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Soaring through the air

Stanislaus long jumpers hoping to land at nationals

Soaring through the air

Rio Schwalbach is one of the Cal State Stanislaus jumpers who are constantly trying to perfect their long jumps.


POSTED April 29, 2011 10:16 p.m.

Luther Bell has always been known as a leaper. This skill helped during his basketball days at Granite Hills High in Apple Valley, and caught the attention of the school’s track coach, who approached him with a unique proposition.

“Come dunk the ball in track,” the coach said.

That was enough for Bell, the Cal State Stanislaus junior long jumper who is now on the verge of eclipsing a provisional national qualifying mark — meaning he’ll be in good position to compete in front of a home crowd in this year’s NCAA Division II Track and Field Championships on May 26-28 at Warrior Stadium on the Stanislaus campus. He has already notched 23 feet, 3 1/2 inches, just 2 inches from qualifying.

“I know it’s coming,” Bell said. “I’m close. I know it’s discouraging being so close, but I know it’s coming soon. I can feel it.”

Like his Stanislaus teammates, he’s constantly working on improving his mark. The long jump looks simple enough, as all it consists of is a long runway and a sandpit with the main objective being this: jump as far as you can. But it’s not that easy for such Warriors as Bell and Nyesa Enakaya, who are aiming to land a spot at their level’s biggest stage: the national meet.

For Bell, he starts his run at 106 feet. He looks beyond the sandpit, usually at the top of a building or trees that are ahead. He does not focus on an 8-inch wide rectangular board sitting right before the sandpit. It’s kryptonite for most jumpers: If jumpers catch themselves looking at the board, it means they’ve lost focus and are too concerned about not messing up.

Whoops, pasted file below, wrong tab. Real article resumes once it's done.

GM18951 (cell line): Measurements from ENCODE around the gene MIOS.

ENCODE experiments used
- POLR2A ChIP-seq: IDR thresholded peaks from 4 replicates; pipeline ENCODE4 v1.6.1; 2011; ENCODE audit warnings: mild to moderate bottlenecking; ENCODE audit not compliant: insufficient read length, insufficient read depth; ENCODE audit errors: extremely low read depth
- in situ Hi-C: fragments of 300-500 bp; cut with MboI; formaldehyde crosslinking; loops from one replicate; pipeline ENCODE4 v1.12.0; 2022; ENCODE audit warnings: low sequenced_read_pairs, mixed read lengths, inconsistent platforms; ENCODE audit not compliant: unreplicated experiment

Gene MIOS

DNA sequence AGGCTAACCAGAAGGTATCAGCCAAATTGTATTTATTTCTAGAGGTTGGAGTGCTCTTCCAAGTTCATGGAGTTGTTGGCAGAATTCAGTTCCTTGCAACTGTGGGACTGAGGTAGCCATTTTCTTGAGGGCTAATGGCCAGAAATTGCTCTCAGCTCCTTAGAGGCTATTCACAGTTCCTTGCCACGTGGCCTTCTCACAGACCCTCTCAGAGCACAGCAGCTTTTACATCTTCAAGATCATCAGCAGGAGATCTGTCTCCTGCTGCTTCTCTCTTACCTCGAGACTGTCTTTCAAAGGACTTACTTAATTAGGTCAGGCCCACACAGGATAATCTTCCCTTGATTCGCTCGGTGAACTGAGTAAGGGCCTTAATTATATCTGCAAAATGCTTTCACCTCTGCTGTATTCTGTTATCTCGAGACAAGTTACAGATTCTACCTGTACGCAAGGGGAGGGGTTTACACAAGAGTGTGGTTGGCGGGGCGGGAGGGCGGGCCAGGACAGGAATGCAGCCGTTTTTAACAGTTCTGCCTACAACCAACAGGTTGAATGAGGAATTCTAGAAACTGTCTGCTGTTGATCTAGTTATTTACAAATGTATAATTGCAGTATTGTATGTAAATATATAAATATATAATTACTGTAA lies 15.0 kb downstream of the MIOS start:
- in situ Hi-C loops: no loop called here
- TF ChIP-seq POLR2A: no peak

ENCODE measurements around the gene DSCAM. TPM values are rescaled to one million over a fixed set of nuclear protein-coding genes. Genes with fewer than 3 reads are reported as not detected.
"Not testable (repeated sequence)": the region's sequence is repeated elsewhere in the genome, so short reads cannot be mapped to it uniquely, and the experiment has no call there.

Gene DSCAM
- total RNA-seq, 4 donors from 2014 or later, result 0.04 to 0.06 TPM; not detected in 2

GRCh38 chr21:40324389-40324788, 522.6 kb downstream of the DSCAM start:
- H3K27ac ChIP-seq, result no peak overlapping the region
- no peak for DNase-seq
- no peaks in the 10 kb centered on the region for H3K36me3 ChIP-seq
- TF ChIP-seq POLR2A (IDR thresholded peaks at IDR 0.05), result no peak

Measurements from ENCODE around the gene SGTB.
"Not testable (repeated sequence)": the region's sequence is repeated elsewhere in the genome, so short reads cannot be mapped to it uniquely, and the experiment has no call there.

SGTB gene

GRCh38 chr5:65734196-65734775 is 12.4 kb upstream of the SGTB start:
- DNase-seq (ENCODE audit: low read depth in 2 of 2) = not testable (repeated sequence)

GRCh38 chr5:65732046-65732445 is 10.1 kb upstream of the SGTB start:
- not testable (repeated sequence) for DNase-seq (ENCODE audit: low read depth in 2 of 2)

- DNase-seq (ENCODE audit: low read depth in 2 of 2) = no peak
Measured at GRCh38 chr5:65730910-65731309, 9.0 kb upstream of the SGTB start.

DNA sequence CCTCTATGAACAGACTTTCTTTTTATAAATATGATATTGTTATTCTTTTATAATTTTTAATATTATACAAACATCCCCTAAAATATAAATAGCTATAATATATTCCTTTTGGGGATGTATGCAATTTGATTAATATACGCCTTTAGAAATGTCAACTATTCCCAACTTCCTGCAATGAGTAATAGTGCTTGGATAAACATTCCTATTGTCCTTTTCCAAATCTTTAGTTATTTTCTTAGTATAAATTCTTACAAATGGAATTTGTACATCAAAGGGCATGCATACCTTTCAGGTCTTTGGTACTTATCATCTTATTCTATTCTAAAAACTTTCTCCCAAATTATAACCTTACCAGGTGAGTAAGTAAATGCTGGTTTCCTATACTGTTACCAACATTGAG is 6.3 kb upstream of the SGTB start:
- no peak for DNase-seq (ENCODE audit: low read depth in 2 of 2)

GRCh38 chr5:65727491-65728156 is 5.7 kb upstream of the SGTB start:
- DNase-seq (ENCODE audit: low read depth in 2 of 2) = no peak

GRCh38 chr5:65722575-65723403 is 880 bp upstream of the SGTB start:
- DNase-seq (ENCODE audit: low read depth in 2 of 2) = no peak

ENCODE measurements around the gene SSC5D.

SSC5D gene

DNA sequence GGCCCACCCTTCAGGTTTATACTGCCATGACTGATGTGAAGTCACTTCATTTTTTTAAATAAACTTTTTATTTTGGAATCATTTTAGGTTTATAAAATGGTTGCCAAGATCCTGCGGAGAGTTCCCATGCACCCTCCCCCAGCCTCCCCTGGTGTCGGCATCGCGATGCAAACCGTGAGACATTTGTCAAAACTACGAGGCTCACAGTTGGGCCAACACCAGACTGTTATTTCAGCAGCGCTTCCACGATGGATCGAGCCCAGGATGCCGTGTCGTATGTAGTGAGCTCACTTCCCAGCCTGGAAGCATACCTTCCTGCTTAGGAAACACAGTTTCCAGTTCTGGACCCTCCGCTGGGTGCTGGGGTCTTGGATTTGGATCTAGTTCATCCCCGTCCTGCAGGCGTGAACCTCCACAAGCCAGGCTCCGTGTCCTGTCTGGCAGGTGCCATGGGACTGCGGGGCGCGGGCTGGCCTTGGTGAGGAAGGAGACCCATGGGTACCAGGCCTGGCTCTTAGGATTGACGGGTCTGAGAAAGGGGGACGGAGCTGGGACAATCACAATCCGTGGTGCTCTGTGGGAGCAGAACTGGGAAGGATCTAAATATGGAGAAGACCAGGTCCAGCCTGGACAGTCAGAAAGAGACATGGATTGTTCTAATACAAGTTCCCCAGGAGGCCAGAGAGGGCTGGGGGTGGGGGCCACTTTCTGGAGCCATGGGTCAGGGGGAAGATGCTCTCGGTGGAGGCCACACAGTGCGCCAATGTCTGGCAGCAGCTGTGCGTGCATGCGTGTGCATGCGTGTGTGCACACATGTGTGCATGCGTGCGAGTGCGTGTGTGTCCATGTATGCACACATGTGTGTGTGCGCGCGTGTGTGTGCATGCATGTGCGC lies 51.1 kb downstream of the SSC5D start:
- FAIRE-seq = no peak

A scratch can take place.

So Bell just looks straight ahead. He takes three shoulder shrugs, puts his left foot forward and then he skips. He skips from his left foot to his right and back to left … and then sprints. He’s determined to gain as much momentum as possible while counting the correct amount of steps he needs to take. After that, he hopes to get as close to the board as possible before taking that leap.

Once he’s in the air, he tries to get his feet underneath his upper torso, and then he kicks his legs out. This is where all the abdominal workouts come into action. Kicking his legs out could mean an extra few inches to his distance.

And then, he does it over again.

Stanislaus coach Geoff Bradshaw has been working since the summer to help Bell improve his jump, in hopes of achieving a provisional mark.

“The hardest part for people is to have consistency with the approach and the landing technique,” Bradshaw said. “We stress the landing technique because that’s the best place you can increase your distance.”

To contact Chhun Sun, e-mail csun@turlockjournal.com or call 634-9141 ext. 2041.

 

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